Advertisement
YOU ARE HERE: LAT HomeCollectionsHughie
IN THE NEWS

Hughie

FEATURED ARTICLES
ENTERTAINMENT
May 3, 1990 | SHAUNA SNOW, TIMES STAFF WRITER
Although the Los Angeles Festival has maintained that because of violence in Tian An Men Square no artists from China would be brought in for the Pacific-themed festival, the Open Festival, which will run simultaneously, is planning to bring in actors from Shanghai to perform a Chinese version of Eugene O'Neill's one-act play "Hughie."
ARTICLES BY DATE
CALIFORNIA | LOCAL
September 13, 2007 | From Times Staff and Wire Reports
Hughie Thomasson, 55, a singer, guitarist and founding member of the popular Southern rock band the Outlaws, died Sunday of an apparent heart attack at his home in Brooksville, Fla., the band announced. Thomasson, an architect of the sound that produced the 1970s rock anthems "There Goes Another Love Song" and "Green Grass and High Tides," was a teenager when he joined the Tampa, Fla.-based band in the late 1960s.
Advertisement
CALIFORNIA | LOCAL
February 4, 1987
Burglars who used a cutting torch Tuesday to break into a Northridge bank vault fled empty-handed when they were interrupted by the bank's security guard, police said. The intruders broke in through the back door of the Investment Savings Bank in the 8300 block of Reseda Boulevard about 2:55 a.m. after disabling the bank's alarm system, said Lt. Howard Hughie, head of the Los Angeles Police Department's burglary and theft division.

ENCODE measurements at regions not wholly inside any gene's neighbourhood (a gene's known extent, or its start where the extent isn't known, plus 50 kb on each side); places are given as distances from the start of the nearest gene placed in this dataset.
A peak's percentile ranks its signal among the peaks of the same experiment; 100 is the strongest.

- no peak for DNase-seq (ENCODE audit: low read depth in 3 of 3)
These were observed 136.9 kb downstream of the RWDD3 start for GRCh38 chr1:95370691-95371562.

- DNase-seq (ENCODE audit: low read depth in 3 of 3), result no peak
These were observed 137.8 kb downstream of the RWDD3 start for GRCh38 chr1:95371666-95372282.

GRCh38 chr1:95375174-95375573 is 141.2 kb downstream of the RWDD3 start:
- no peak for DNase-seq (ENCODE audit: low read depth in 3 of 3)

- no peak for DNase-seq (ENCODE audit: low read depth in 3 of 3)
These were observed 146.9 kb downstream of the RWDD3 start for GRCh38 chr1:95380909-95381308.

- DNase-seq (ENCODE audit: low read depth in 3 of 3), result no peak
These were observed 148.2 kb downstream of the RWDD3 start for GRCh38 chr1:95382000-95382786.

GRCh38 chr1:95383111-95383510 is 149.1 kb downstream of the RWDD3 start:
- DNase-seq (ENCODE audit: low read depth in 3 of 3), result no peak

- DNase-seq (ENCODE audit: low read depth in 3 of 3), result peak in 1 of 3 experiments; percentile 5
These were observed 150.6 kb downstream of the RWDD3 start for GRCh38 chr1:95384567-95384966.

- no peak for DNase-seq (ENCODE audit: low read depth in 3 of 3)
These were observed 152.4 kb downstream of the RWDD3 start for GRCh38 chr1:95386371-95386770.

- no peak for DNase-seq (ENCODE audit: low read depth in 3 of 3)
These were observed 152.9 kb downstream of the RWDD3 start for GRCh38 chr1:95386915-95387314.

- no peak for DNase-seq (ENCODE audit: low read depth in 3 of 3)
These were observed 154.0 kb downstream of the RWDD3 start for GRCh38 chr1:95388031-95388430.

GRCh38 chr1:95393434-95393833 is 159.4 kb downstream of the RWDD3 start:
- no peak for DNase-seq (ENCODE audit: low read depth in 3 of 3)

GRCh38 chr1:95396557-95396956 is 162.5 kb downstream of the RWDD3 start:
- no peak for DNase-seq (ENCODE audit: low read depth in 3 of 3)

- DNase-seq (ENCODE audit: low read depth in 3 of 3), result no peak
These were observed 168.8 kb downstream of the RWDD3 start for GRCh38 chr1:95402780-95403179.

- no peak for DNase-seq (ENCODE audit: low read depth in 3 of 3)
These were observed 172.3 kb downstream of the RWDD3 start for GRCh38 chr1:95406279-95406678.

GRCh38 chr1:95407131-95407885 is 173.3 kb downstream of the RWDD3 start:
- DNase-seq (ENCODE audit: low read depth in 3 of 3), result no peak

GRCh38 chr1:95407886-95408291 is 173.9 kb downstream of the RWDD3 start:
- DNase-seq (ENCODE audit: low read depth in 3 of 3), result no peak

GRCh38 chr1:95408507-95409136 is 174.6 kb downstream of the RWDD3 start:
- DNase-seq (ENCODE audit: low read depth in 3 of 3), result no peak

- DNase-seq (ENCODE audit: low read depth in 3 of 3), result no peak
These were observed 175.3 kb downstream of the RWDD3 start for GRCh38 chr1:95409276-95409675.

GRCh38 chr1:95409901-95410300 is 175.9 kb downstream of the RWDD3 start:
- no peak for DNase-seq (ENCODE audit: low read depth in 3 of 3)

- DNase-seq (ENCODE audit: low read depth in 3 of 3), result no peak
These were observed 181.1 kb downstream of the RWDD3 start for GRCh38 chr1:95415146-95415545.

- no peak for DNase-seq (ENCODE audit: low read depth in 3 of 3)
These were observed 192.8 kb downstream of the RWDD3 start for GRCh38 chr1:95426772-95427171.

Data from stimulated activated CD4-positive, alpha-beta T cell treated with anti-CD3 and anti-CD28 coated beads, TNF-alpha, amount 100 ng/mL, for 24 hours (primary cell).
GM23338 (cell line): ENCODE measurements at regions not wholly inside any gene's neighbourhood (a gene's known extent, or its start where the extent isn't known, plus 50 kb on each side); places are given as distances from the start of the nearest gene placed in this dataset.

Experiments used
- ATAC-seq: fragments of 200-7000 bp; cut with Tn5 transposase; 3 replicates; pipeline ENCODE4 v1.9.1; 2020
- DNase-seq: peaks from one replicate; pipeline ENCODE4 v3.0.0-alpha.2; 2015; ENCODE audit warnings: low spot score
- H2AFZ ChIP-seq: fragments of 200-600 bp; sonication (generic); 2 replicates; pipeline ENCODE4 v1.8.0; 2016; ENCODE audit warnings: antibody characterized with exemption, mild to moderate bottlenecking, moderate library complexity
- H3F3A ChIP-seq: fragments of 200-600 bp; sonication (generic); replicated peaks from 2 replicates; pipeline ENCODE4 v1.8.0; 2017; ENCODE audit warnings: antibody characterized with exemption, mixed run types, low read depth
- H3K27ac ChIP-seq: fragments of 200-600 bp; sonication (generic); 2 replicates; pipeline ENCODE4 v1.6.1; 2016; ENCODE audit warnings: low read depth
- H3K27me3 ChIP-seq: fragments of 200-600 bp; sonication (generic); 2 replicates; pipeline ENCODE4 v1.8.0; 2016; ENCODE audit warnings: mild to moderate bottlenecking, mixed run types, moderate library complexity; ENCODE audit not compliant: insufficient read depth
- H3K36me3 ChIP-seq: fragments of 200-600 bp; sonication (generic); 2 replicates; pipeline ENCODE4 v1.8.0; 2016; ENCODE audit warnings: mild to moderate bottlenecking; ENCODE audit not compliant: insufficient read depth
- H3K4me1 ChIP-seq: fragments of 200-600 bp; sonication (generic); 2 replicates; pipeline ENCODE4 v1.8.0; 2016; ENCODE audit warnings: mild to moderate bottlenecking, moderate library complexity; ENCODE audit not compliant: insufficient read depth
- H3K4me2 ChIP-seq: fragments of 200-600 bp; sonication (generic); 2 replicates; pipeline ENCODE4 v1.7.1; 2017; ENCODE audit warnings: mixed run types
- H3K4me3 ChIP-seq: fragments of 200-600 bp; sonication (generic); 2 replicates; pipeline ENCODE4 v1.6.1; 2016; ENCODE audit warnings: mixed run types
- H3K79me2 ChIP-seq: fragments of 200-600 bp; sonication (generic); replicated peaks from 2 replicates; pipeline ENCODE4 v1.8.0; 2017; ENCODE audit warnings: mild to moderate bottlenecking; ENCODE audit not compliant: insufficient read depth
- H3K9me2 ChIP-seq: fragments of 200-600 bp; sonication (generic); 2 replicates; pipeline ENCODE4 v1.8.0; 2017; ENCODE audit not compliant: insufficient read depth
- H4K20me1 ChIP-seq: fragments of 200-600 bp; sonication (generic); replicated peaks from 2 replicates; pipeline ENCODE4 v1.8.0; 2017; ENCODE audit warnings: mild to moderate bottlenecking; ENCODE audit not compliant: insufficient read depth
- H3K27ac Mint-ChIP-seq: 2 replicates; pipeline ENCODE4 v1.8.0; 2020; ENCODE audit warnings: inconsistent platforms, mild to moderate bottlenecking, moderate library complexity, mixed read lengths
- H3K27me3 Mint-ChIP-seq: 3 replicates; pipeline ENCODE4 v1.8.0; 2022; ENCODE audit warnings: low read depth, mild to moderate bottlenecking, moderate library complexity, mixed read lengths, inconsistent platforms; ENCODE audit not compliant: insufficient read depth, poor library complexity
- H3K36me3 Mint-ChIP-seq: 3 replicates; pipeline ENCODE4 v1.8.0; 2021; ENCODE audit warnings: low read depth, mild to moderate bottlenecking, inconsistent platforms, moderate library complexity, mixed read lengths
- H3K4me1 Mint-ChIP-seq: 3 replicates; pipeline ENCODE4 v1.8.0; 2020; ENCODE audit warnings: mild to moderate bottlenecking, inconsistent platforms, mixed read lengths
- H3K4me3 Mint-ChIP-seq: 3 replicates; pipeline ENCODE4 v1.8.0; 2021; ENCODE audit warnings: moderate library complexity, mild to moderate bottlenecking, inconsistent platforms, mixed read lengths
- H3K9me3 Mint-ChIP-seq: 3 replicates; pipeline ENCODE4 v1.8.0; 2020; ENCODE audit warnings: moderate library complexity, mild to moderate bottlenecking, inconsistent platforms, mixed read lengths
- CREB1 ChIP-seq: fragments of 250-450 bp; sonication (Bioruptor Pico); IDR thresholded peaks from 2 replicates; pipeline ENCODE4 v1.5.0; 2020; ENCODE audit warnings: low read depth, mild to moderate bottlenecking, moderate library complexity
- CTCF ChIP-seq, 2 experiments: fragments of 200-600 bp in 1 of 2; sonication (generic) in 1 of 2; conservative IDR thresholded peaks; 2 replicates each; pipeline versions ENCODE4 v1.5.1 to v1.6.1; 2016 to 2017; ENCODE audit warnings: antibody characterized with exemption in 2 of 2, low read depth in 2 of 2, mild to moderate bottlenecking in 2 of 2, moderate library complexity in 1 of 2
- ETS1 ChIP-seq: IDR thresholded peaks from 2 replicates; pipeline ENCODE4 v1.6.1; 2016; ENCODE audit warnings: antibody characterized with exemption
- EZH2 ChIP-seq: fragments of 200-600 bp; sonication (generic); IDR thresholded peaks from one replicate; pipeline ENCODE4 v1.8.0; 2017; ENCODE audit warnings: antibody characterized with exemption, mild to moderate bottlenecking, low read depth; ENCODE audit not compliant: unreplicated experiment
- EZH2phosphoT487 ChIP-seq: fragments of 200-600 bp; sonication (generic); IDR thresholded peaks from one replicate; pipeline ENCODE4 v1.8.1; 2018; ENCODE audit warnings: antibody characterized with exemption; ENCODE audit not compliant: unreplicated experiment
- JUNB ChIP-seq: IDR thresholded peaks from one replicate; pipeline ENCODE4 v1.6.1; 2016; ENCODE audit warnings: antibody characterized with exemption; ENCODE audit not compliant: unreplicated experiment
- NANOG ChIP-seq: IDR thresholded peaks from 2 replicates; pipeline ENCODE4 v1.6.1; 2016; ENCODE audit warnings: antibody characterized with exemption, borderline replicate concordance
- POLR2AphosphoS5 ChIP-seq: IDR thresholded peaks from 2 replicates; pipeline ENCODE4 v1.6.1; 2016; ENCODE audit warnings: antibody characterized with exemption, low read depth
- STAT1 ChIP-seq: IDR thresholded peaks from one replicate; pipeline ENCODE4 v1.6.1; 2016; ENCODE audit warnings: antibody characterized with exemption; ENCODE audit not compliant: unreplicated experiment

ENTERTAINMENT
July 4, 1999
In Amy Wallace's otherwise fine article about Al Pacino ("The Place He Likes to Be," June 27), there was some misinformation. The role of Erie in Eugene O'Neill's "Hughie" was first performed in English not by Jason Robards but by Burgess Meredith in the 1963 Bath Theatre Festival production, reprised that same year in London. The night clerk was played by Jack MacGowran, who spoke his occasional lines as written, unlike the Robards and Ben Gazzara productions, where the clerk remained mute.
ENTERTAINMENT
February 29, 1996 | ROBERT KOEHLER, SPECIAL TO THE TIMES
During one song in the new Lloyd J. Schwartz-Ben Lanzarone musical, "You & Me," Hughie (Gary Imhoff), a go-getter entrepreneur-turned-mayor, complains about "middle-aged spread." Though it isn't visibly affecting Hughie, middle-aged spread is all over "You & Me." Director-choreographer Randy Brenner's production at the Ventura Court Theatre follows the musical's lead throughout; thus, when things are peppy and spry early on, the energy level suggests that we're in for a lively show about two lifelong friends, Hughie and Russell (Dan Sachoff)